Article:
Amendments made: No. 229, in page 14, line 35, leave out 'Subordinate legislation may' and insert
'Her Majesty may by Order in Council'.
No. 230, in page 14, line 36, leave out
'the person making the legislation'
and insert 'She'.
No. 231, in page 14, line 37, leave out 'subordinate legislation' and insert 'Order'.--[Mr. McFall.]

29 Jan 1998 : Column 608


Clause 29, as amended, ordered to stand part of the Bill.
Clauses 30 to 40 ordered to stand part of the Bill.
It being after Ten o'clock, The Chairman left the Chair to report progress and ask leave to sit again.
To report progress and ask leave to sit again.--[Mr. McFall.]
Committee report progress; to sit again tomorrow.

Mr. Dalyell: On a point of order, Mr. Deputy Speaker. I think that your predecessors in the Chair, the Chairman of Ways and Means and the Second Deputy Chairman, would agree that, in the past five or so hours, there has been no time wasting or filibustering by any hon. Member on either side of the House, and that all the discussion was relevant and serious.

In the circumstances, surely it is deeply unsatisfactory--I shall not use the word "travesty" or anything of that kind--that crucial clauses of this constitutional Bill, covering matters such as changes to the list of reserved powers, scrutiny of Bills in relation to legislative competence and, for heaven's sake, the power of Secretary of State to intervene, have gone undiscussed in the House of Commons. That cannot be right.

I do not doubt for a moment that the business managers produced the schedule in good faith. However, I doubt that they anticipated that there would be a statement of 55 minutes by the Prime Minister on the events of 1972, in addition to business questions. I suppose that I am asking, is there no possibility of injury time of some kind if this happens again? I realise that these clauses have been overtaken, but none of us can be proud of the fact that the House of Commons has not looked at crucial clauses on a constitutional issue.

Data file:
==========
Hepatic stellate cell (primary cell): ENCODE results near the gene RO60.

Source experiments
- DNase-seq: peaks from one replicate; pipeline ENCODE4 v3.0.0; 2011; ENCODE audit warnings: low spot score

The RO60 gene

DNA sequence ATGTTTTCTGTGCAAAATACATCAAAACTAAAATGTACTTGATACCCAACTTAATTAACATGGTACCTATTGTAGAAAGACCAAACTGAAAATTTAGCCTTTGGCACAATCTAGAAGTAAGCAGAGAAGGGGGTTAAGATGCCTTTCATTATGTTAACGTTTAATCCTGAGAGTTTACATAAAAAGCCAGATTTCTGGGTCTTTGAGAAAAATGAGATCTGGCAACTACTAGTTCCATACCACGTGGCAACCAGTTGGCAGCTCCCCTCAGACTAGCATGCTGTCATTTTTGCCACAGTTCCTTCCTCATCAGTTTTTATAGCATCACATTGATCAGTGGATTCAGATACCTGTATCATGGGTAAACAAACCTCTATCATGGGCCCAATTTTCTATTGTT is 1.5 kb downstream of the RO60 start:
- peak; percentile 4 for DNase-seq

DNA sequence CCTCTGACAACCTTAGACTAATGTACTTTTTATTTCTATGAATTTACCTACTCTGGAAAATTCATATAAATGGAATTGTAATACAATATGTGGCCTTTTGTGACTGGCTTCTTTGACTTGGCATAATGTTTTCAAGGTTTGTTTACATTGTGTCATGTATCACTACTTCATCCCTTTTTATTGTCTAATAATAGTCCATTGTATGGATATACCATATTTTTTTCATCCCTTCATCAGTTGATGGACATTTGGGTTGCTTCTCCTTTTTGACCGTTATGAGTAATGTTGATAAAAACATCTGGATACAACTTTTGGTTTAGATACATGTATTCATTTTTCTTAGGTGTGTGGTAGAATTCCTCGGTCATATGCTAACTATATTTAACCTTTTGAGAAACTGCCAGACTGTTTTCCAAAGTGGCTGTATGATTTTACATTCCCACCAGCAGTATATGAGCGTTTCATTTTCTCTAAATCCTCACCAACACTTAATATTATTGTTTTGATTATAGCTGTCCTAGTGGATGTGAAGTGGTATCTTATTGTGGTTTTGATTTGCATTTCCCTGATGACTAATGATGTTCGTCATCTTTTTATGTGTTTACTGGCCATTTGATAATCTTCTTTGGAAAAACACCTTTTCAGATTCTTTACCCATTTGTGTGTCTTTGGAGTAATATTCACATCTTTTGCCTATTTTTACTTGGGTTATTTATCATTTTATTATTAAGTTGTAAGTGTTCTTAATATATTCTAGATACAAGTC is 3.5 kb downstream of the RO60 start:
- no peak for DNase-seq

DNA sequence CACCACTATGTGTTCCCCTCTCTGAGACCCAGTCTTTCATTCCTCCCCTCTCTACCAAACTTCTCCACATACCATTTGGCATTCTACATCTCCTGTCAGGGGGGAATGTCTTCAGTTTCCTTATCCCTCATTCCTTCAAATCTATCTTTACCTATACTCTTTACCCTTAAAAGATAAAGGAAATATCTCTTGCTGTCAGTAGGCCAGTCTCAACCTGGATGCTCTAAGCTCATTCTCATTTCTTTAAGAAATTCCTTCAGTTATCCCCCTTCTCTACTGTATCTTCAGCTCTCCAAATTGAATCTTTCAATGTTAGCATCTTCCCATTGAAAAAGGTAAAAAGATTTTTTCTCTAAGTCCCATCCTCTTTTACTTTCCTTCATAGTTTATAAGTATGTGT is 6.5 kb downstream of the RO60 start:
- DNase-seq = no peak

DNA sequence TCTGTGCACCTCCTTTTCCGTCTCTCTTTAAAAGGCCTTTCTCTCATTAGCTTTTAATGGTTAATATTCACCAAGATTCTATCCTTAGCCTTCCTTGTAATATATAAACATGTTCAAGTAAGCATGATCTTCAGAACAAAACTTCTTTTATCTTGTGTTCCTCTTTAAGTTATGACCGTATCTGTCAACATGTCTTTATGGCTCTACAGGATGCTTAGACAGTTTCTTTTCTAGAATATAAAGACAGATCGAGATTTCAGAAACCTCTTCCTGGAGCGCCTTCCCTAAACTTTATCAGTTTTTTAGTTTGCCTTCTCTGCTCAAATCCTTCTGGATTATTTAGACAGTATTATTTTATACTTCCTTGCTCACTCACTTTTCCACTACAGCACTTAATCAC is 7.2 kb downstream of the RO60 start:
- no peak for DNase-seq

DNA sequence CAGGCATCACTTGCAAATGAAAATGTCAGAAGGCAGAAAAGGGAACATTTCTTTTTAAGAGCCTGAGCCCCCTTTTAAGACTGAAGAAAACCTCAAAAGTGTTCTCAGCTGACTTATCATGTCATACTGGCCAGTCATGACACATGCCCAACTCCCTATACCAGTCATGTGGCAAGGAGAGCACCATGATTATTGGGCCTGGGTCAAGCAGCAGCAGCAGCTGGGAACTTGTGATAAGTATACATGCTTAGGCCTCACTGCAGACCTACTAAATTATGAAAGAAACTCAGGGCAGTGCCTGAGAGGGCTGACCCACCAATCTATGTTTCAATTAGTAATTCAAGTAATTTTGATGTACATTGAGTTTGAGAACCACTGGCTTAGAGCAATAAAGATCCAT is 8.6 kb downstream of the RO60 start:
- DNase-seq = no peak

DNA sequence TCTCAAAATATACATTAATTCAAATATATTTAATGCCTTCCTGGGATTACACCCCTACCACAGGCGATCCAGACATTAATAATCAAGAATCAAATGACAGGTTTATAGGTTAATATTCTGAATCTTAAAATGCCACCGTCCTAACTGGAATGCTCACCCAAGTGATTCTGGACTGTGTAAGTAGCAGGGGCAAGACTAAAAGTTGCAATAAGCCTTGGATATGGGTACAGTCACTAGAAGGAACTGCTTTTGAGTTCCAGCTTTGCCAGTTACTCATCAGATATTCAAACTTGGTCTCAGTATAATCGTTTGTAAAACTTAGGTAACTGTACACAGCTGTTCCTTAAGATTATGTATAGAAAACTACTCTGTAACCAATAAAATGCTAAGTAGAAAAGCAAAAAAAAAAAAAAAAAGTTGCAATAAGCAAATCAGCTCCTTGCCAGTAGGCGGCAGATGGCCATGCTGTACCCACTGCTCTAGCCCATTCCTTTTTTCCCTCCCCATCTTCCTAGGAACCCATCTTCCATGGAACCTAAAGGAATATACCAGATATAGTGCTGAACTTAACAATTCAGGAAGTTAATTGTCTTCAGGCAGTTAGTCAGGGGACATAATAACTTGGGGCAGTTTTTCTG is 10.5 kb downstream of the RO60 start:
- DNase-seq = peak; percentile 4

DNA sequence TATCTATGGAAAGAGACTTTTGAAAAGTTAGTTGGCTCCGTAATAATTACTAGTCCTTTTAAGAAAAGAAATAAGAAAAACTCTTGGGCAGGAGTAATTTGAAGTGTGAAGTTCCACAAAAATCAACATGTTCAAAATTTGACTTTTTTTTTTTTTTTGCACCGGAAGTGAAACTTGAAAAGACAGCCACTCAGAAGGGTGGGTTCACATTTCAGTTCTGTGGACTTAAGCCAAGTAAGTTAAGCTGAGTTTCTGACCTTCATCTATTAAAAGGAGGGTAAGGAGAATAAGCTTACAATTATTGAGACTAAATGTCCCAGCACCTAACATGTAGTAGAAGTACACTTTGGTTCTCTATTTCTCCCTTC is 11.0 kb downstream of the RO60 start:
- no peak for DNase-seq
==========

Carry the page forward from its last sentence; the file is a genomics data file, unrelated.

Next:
Mr. Deputy Speaker: The occupant of the Chair is in the hands of the House in these matters, because Committee stages are programmed. It is therefore up to the Committee to use the time wisely. I do have some sympathy with what the hon. Gentleman has to say, because he may recall that, last night, I made the point that, if people spent a certain amount of time on one set of amendments or clauses, other matters would be neglected--but these are matters for the Committee, and I am sure that the Committee has heard what the hon. Gentleman has had to say.

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Fireworks Bill [Money]

Queen's recommendation having been signified--

Motion made, and Question proposed:



(1) the payment out of money provided by Parliament of--
(a) any expenses incurred by a Minister of the Crown or government department in consequence of any provision of the Act, and
(b) any increase attributable to the Act in the sums payable out of money so provided under any other Act, and
(2) the making of payments into the Consolidated Fund.--[Mr. McFall.]

10.6 pm

Mr. Eric Forth (Bromley and Chislehurst): I hope that it will by no means be controversial if I say that money resolutions attaching to private Members' Bills if anything deserve more consideration than those attaching to Government or public Bills; that is because of their origin and contents. I hope that we shall be treated to an explanation of the implications of the money resolution before us, and of those that we are to discuss later tonight. I say that especially with regard to the Fireworks Bill, because several elements in the Bill would give rise to expenditure about which the House should be told before we are asked to proceed further with these measures.

For example, clause 5 refers to prohibition of the supply, purchase and possession of fireworks of a specified description. I assume, although I confess that I am not acquainted with the details of the Bill, that that provision refers to functions of the type usually carried out by a trading standards officer--I can think of no one else who would perform them. Immediately, there is the clear implication that the number of trading standards officers would need to be increased to implement that part of the Bill.

The Bill also refers to prohibiting persons who are not satisfactorily trained or experienced in the use of fireworks, and are not covered by accident insurance, from purchasing or possessing fireworks. That also causes us to consider who would be in a position to police the Bill. It may indeed be the police, if not trading standards officers.

Clause 7 mentions licensed premises. The implication is that, if fireworks can be supplied or used only in licensed premises, someone, somewhere, must be policing--in the broadest sense of the word--the premises that are to be used.

Throughout the Bill runs the assumption that its rather tight regulatory provisions will be policed--I know not whether by trading standards officers, as I have suggested, or by Customs and Excise officers. If that is the case, and depending on the extent to which it is the case, the Bill clearly has substantial spending implications.